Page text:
All Nevada crimes carry incarceration and/or fines as possible penalties. But lewdness with a minor also mandates that a convicted defendant register with the Nevada Sex Offender Registry. And oftentimes, the person is required to register for life.
Being a registered sex offender is a devastating penalty for defendants. It alienates them from their community and makes people automatically suspicious of them. Furthermore, prospective employers are less inclined to hire people convicted of sex crimes. Read more about Nevada Sex Offender Registry laws.
Lewdness with a Child versus Statutory Rape
The primary difference between the Nevada crime of "lewdness with a minor under sixteen" and the more serious Nevada crime of statutory sexual seduction ("statutory rape") has to do with the extent of the physical touching. A person commits statutory rape only if the touching of the child involved physical penetration, such as:
- sexual intercourse
- anal sex
- oral sex
- digital penetration ("fingering")
- penetration with an object in a sexual way
But if the sexual touching does not involve penetration, the person is liable for lewdness but not statutory rape. Note that a defendant may not be convicted of both statutory rape and lewdness if they were part of the same criminal act ... if a defendant committed lewdness immediately before the rape, then he/she may be convicted of only rape and not lewdness.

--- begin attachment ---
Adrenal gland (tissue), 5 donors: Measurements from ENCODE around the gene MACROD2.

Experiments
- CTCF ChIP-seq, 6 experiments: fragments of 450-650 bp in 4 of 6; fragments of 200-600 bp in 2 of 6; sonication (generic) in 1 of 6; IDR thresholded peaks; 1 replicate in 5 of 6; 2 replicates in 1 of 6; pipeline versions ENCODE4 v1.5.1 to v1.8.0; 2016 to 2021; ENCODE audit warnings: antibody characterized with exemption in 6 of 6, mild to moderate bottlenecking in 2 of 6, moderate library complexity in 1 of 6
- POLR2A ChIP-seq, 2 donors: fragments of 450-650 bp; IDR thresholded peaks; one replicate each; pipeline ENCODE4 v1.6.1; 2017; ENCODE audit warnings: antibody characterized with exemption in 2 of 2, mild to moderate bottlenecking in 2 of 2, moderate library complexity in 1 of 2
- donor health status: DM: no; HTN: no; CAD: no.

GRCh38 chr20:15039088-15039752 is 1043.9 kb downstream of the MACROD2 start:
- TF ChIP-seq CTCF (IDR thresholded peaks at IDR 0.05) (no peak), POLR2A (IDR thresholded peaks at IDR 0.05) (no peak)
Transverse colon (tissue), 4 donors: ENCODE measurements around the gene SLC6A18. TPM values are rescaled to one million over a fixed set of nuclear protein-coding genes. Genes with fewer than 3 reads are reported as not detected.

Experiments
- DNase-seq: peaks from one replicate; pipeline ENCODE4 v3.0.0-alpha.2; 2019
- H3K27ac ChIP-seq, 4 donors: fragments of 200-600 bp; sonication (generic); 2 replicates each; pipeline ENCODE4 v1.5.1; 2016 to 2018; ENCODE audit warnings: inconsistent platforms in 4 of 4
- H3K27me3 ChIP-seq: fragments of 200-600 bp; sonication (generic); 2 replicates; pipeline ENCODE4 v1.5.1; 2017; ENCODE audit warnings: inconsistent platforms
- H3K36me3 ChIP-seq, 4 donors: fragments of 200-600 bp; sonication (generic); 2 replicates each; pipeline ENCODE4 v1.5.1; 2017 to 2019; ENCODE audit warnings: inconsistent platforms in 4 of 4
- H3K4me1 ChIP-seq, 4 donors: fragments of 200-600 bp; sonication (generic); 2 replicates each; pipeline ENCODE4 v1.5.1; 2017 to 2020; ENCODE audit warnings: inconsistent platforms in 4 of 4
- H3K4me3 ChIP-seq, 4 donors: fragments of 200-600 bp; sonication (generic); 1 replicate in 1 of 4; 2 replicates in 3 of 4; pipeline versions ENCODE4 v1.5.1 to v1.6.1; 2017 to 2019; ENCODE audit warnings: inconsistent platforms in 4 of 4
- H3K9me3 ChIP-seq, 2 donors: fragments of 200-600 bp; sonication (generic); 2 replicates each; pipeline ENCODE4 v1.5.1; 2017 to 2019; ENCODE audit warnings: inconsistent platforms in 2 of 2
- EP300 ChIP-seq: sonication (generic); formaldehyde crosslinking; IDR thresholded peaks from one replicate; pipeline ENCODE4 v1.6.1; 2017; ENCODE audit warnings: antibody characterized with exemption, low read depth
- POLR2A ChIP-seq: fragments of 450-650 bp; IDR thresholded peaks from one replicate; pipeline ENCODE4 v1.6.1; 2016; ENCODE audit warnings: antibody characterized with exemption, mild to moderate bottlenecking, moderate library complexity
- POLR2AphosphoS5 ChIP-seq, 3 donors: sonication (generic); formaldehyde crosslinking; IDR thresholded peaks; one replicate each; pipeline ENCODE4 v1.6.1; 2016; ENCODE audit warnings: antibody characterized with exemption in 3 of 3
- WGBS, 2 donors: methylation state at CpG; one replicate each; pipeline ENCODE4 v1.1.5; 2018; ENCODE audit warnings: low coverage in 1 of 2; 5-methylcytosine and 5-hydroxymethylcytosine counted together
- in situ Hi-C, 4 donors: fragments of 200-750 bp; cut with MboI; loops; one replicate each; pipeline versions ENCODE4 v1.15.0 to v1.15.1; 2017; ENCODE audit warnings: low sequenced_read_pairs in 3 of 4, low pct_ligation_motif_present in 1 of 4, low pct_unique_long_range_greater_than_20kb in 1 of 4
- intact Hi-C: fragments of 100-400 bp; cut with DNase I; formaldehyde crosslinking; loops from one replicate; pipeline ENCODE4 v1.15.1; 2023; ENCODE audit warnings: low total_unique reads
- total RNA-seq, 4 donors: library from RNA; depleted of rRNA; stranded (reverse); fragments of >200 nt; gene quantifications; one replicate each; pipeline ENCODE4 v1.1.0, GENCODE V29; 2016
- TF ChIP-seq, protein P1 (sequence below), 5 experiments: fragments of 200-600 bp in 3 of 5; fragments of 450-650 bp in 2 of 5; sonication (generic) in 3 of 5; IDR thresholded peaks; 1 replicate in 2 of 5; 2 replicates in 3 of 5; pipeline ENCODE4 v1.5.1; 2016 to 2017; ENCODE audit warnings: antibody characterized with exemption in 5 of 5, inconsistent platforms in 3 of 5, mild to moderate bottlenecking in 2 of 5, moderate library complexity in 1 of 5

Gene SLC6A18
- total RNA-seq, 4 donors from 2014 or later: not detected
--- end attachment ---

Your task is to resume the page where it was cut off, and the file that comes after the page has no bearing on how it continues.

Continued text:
That said, a defendant may be convicted of both lewdness and rape of a minor if the lewdness and rape occurred at separate times. If a defendant is charged with both lewdness and sexual assault of a child, the prosecution has the burden to prove that the lewdness was not incidental to the sexual assault.
Age of Consent
A person may still be liable for "lewdness with a child under sixteen" in Nevada even if the child consents to or initiates the touching. The same holds true for sexual penetration with a child under sixteen ... it is automatically considered rape to have sex with a child fifteen or younger even if the child consents. Read more about Nevada laws for "age of consent".
Nevada law versus California law
Nevada lewdness law is very similar to California's Penal Code 288 - Lewd Acts with a Child.
Statute of limitations
In most cases, Nevada prosecutors may not file criminal charges against someone if more than three or four years have passed since the alleged crime. But the statute of limitations is extended in cases of lewdness with a minor under sixteen. The duration of this extension depends on when the victim becomes aware that he/she was allegedly abused: